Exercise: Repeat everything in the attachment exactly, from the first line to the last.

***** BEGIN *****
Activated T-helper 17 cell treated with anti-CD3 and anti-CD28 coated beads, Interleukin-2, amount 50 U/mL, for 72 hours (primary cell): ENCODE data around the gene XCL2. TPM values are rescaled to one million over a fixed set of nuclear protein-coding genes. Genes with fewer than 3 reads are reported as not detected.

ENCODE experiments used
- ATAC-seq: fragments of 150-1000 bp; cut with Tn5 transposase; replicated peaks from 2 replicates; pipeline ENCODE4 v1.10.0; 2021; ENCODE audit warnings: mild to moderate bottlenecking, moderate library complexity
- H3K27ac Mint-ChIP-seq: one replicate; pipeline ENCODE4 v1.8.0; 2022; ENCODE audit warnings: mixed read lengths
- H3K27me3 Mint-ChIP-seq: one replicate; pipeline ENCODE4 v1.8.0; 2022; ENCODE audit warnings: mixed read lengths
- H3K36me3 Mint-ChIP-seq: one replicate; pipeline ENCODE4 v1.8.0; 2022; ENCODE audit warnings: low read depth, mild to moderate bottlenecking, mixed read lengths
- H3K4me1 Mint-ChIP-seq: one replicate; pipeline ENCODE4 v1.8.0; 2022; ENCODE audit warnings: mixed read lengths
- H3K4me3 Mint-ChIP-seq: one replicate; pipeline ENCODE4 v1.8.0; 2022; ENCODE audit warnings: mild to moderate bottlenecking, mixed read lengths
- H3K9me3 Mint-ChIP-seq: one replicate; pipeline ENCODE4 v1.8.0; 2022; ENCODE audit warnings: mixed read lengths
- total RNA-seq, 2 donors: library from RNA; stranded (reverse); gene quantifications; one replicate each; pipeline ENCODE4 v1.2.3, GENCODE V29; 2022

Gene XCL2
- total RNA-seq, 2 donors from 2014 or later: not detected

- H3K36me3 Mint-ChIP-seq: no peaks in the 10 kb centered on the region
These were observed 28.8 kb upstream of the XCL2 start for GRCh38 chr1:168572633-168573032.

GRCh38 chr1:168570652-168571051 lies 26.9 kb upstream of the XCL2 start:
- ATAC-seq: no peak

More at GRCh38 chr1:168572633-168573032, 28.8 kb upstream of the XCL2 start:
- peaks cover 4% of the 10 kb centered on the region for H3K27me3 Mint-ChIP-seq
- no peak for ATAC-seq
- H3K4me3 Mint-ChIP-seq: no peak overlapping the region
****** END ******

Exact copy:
Activated T-helper 17 cell treated with anti-CD3 and anti-CD28 coated beads, Interleukin-2, amount 50 U/mL, for 72 hours (primary cell): ENCODE data around the gene XCL2. TPM values are rescaled to one million over a fixed set of nuclear protein-coding genes. Genes with fewer than 3 reads are reported as not detected.

ENCODE experiments used
- ATAC-seq: fragments of 150-1000 bp; cut with Tn5 transposase; replicated peaks from 2 replicates; pipeline ENCODE4 v1.10.0; 2021; ENCODE audit warnings: mild to moderate bottlenecking, moderate library complexity
- H3K27ac Mint-ChIP-seq: one replicate; pipeline ENCODE4 v1.8.0; 2022; ENCODE audit warnings: mixed read lengths
- H3K27me3 Mint-ChIP-seq: one replicate; pipeline ENCODE4 v1.8.0; 2022; ENCODE audit warnings: mixed read lengths
- H3K36me3 Mint-ChIP-seq: one replicate; pipeline ENCODE4 v1.8.0; 2022; ENCODE audit warnings: low read depth, mild to moderate bottlenecking, mixed read lengths
- H3K4me1 Mint-ChIP-seq: one replicate; pipeline ENCODE4 v1.8.0; 2022; ENCODE audit warnings: mixed read lengths
- H3K4me3 Mint-ChIP-seq: one replicate; pipeline ENCODE4 v1.8.0; 2022; ENCODE audit warnings: mild to moderate bottlenecking, mixed read lengths
- H3K9me3 Mint-ChIP-seq: one replicate; pipeline ENCODE4 v1.8.0; 2022; ENCODE audit warnings: mixed read lengths
- total RNA-seq, 2 donors: library from RNA; stranded (reverse); gene quantifications; one replicate each; pipeline ENCODE4 v1.2.3, GENCODE V29; 2022

Gene XCL2
- total RNA-seq, 2 donors from 2014 or later: not detected

- H3K36me3 Mint-ChIP-seq: no peaks in the 10 kb centered on the region
These were observed 28.8 kb upstream of the XCL2 start for GRCh38 chr1:168572633-168573032.

GRCh38 chr1:168570652-168571051 lies 26.9 kb upstream of the XCL2 start:
- ATAC-seq: no peak

More at GRCh38 chr1:168572633-168573032, 28.8 kb upstream of the XCL2 start:
- peaks cover 4% of the 10 kb centered on the region for H3K27me3 Mint-ChIP-seq
- no peak for ATAC-seq
- H3K4me3 Mint-ChIP-seq: no peak overlapping the region